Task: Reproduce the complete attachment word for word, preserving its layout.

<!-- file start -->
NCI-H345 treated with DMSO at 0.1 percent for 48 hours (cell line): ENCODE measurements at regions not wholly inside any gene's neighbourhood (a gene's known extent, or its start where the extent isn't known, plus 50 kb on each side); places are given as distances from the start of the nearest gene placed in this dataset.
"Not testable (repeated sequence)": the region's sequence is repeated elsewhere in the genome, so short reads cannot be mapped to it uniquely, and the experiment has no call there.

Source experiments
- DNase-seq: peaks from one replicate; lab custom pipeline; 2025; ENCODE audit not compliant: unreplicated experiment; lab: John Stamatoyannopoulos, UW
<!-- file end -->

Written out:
NCI-H345 treated with DMSO at 0.1 percent for 48 hours (cell line): ENCODE measurements at regions not wholly inside any gene's neighbourhood (a gene's known extent, or its start where the extent isn't known, plus 50 kb on each side); places are given as distances from the start of the nearest gene placed in this dataset.
"Not testable (repeated sequence)": the region's sequence is repeated elsewhere in the genome, so short reads cannot be mapped to it uniquely, and the experiment has no call there.

Source experiments
- DNase-seq: peaks from one replicate; lab custom pipeline; 2025; ENCODE audit not compliant: unreplicated experiment; lab: John Stamatoyannopoulos, UW